Body size is no guide to passing morning-after breathalyser
Tests show that height and weight of drinkers has little or no bearing on their fitness to drive the day after an alcohol-fuelled evening.
And 70 per cent believe gender is also a vital factor in determining whether someone is legally fit to drive, said the poll which was also conducted by breathalyser company AlcoSense.
The two organisations joined the Transport Research Laboratory for an experiment.
Tested the next morning, the woman was well below the permitted alcohol level while the man was over the limit.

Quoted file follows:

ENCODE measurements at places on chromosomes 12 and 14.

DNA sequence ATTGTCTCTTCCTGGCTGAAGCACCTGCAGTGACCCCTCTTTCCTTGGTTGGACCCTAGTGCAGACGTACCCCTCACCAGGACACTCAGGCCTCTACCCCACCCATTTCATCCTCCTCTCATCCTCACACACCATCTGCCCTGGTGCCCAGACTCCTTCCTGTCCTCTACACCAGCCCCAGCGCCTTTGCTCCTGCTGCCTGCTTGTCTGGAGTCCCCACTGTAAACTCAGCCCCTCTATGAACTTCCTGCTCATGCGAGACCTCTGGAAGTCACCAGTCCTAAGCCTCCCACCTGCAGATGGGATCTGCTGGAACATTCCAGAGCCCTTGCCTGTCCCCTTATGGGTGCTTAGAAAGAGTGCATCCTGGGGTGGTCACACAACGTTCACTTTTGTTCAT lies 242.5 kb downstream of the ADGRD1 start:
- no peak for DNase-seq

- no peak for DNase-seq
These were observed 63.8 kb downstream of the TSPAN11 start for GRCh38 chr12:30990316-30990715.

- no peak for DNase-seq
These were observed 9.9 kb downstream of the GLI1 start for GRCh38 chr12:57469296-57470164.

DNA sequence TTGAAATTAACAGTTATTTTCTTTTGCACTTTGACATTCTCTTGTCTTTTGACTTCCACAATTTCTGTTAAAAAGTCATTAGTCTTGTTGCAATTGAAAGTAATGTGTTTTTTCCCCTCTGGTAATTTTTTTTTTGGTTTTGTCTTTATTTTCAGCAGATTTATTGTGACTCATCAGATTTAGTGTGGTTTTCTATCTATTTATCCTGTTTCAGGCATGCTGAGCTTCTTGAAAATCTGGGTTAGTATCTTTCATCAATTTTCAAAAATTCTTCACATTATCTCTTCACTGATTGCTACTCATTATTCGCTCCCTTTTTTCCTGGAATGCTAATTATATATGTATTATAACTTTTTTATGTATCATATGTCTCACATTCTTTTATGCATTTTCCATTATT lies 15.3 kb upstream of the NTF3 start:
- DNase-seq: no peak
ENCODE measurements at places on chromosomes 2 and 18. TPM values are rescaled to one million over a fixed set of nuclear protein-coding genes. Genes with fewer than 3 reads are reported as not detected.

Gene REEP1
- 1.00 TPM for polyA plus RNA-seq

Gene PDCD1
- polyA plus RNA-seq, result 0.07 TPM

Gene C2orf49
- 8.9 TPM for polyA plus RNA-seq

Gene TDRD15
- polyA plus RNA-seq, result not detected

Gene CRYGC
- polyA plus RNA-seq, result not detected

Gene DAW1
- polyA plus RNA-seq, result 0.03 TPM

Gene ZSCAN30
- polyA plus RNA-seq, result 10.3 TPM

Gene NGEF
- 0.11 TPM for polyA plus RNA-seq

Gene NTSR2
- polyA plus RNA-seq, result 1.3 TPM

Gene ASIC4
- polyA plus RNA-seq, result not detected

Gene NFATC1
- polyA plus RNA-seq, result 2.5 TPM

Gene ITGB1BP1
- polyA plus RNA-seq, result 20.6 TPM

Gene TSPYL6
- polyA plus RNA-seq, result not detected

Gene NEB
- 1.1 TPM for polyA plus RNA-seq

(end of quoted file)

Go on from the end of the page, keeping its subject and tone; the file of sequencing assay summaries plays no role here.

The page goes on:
The survey also found that 25 per cent of drinkers knock back lots of water before they go to bed, while eight per cent eat large quantities of food after a night's drinking.
Next day, six per cent have a big breakfast and drink lots of coffee before driving.
Simon Henrick of Direct Line said: "Drivers are taking a huge risk if they are relying on rough calculations and unproven theories to see whether they are safe to drive their car the morning after the night before.
"Our study shows that, despite what people may think, there is no magic equation to work out if you are safe to drive the following morning."